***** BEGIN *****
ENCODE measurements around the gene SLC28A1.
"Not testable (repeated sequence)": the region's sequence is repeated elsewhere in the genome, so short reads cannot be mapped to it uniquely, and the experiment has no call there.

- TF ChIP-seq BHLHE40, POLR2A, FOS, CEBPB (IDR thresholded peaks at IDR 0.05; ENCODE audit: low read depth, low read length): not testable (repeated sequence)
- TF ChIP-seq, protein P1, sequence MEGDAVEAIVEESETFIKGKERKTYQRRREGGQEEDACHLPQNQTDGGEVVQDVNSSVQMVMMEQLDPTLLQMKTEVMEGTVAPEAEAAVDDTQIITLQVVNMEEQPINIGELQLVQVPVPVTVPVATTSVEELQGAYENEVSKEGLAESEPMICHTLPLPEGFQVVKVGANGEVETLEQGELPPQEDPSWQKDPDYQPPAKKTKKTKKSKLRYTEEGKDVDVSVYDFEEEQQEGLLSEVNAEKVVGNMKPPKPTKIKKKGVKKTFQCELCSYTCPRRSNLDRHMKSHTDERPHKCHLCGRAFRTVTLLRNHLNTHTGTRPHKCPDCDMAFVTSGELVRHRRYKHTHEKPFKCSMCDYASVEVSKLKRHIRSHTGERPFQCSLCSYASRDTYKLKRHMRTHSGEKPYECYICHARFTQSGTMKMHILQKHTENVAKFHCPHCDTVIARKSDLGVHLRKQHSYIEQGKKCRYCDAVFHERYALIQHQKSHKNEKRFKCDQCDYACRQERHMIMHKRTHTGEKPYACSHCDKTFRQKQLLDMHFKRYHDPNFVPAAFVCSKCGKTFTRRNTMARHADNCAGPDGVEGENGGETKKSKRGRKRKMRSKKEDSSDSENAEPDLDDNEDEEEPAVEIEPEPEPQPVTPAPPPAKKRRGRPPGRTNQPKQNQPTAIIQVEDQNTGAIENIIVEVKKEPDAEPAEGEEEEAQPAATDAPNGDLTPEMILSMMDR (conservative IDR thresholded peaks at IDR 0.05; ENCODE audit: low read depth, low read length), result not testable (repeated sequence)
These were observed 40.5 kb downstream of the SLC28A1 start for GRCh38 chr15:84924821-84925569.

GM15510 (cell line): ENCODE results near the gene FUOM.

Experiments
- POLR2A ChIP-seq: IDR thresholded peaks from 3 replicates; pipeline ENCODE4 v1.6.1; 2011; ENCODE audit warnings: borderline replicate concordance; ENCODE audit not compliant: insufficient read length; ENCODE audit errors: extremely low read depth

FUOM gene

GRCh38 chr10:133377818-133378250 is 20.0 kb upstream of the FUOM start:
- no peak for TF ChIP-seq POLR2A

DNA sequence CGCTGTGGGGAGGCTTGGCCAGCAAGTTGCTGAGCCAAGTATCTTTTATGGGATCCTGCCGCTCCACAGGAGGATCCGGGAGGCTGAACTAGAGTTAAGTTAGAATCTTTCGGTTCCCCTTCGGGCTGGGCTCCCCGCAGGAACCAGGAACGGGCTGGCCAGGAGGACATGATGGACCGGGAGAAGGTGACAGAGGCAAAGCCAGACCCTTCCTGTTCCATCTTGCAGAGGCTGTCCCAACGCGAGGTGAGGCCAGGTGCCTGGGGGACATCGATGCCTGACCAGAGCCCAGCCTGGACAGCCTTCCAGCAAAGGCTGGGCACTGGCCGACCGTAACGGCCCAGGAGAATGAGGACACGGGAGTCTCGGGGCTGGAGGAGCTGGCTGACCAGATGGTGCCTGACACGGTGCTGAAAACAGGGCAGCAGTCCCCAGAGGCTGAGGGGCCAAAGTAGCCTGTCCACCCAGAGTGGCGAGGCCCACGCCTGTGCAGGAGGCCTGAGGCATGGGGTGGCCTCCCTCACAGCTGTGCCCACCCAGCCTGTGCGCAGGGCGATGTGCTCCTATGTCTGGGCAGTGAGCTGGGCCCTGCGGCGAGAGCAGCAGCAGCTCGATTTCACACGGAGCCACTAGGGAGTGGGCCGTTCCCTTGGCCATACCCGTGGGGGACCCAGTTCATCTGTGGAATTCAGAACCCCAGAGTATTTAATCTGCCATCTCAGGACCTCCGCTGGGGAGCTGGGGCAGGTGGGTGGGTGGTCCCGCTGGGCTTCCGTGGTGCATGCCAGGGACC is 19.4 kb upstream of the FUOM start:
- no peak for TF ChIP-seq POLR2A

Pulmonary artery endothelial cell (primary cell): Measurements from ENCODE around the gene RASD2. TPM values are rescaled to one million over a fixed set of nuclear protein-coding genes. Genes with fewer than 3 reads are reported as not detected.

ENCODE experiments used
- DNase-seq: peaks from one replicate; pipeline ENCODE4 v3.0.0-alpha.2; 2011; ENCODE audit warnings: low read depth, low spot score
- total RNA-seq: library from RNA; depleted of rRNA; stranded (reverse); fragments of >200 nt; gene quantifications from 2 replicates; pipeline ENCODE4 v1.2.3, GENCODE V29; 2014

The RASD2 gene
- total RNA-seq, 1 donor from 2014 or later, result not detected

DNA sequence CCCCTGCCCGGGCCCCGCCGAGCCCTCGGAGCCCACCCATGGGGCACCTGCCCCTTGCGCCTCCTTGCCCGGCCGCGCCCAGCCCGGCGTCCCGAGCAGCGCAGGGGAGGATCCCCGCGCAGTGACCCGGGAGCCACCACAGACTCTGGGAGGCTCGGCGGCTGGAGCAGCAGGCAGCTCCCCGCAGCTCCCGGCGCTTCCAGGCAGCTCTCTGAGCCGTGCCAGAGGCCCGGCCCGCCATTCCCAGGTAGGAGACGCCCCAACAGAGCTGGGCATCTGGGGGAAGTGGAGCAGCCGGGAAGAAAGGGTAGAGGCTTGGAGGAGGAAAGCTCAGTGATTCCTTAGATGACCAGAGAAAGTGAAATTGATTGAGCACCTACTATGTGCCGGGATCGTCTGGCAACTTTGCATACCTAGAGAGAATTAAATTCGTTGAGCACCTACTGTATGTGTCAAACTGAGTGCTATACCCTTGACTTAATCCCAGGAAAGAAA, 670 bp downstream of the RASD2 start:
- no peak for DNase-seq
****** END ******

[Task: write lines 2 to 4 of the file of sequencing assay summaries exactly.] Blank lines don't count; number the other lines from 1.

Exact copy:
"Not testable (repeated sequence)": the region's sequence is repeated elsewhere in the genome, so short reads cannot be mapped to it uniquely, and the experiment has no call there.

- TF ChIP-seq BHLHE40, POLR2A, FOS, CEBPB (IDR thresholded peaks at IDR 0.05; ENCODE audit: low read depth, low read length): not testable (repeated sequence)
- TF ChIP-seq, protein P1, sequence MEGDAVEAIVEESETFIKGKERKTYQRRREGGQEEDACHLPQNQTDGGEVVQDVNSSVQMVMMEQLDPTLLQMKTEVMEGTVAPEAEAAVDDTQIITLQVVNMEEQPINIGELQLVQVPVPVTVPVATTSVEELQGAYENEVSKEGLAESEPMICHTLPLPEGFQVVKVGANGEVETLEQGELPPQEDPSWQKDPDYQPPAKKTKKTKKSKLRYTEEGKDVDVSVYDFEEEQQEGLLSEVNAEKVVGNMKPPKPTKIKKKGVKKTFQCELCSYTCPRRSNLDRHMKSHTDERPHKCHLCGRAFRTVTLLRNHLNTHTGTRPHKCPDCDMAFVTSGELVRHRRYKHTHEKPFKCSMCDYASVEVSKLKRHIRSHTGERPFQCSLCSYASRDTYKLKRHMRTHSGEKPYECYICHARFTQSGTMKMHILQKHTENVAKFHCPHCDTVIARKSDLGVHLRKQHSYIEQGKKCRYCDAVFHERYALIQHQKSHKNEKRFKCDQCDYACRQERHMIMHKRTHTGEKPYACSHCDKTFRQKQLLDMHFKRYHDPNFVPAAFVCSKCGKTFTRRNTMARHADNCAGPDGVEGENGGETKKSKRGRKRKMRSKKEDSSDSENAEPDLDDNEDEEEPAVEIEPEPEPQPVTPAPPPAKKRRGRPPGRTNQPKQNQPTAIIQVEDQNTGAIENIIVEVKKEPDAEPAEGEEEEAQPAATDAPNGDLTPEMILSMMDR (conservative IDR thresholded peaks at IDR 0.05; ENCODE audit: low read depth, low read length), result not testable (repeated sequence)